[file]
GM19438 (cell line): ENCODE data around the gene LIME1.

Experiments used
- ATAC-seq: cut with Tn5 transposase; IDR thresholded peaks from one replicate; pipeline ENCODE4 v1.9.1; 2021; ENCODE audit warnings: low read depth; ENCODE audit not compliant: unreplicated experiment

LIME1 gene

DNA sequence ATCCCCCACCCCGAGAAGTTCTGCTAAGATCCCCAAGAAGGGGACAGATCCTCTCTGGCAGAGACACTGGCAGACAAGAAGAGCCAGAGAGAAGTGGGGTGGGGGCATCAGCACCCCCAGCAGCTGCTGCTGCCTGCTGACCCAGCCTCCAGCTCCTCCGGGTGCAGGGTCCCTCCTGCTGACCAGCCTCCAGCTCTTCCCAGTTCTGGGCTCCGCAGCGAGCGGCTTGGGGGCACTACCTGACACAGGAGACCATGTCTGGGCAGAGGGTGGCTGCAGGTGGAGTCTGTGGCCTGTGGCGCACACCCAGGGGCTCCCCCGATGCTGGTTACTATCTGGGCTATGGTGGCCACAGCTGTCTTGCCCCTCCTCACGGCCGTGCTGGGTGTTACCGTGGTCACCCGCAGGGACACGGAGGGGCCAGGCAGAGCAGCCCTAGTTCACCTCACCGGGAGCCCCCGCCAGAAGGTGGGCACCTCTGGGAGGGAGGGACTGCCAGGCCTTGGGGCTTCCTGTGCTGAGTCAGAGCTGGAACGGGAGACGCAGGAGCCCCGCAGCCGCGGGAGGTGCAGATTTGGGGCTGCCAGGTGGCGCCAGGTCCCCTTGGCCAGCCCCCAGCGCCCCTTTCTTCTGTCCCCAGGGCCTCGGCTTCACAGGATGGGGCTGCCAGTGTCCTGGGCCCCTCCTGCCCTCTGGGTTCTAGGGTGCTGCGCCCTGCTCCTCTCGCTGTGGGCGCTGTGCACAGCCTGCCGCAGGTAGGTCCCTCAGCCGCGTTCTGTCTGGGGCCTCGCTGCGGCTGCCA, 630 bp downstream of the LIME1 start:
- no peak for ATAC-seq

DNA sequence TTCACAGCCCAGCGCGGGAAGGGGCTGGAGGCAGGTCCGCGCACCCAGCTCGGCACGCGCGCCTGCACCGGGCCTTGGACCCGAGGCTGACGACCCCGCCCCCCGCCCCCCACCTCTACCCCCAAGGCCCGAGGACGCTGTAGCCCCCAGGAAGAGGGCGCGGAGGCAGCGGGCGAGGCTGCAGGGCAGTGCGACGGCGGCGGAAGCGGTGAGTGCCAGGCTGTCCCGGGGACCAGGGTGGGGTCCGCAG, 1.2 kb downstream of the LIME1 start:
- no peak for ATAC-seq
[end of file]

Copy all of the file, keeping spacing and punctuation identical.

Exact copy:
GM19438 (cell line): ENCODE data around the gene LIME1.

Experiments used
- ATAC-seq: cut with Tn5 transposase; IDR thresholded peaks from one replicate; pipeline ENCODE4 v1.9.1; 2021; ENCODE audit warnings: low read depth; ENCODE audit not compliant: unreplicated experiment

LIME1 gene

DNA sequence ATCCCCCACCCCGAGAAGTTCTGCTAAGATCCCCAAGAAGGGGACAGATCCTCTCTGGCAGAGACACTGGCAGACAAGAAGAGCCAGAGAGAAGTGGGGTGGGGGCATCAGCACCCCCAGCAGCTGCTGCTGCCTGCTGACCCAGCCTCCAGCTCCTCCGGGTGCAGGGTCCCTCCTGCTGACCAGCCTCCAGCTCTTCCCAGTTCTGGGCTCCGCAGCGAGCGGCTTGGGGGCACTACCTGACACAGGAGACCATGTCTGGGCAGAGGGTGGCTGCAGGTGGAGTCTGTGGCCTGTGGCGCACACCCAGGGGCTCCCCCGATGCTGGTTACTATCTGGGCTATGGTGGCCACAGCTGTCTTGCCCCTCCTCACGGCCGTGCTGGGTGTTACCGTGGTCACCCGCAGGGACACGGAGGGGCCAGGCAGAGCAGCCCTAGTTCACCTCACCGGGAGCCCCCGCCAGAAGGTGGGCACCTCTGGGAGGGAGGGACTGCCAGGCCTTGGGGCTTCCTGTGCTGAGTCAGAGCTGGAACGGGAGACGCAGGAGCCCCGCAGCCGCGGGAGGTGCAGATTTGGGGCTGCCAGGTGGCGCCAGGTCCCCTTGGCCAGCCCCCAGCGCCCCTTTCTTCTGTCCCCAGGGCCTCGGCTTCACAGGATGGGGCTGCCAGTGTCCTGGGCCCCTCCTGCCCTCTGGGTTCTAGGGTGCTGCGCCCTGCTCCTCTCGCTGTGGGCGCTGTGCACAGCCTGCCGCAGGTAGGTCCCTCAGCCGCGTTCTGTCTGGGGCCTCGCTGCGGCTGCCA, 630 bp downstream of the LIME1 start:
- no peak for ATAC-seq

DNA sequence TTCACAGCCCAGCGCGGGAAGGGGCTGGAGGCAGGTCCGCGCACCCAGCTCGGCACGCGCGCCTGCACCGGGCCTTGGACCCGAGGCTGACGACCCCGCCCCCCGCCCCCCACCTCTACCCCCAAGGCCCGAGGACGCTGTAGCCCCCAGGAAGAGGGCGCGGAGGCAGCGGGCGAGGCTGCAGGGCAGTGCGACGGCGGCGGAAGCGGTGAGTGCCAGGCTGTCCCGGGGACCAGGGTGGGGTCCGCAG, 1.2 kb downstream of the LIME1 start:
- no peak for ATAC-seq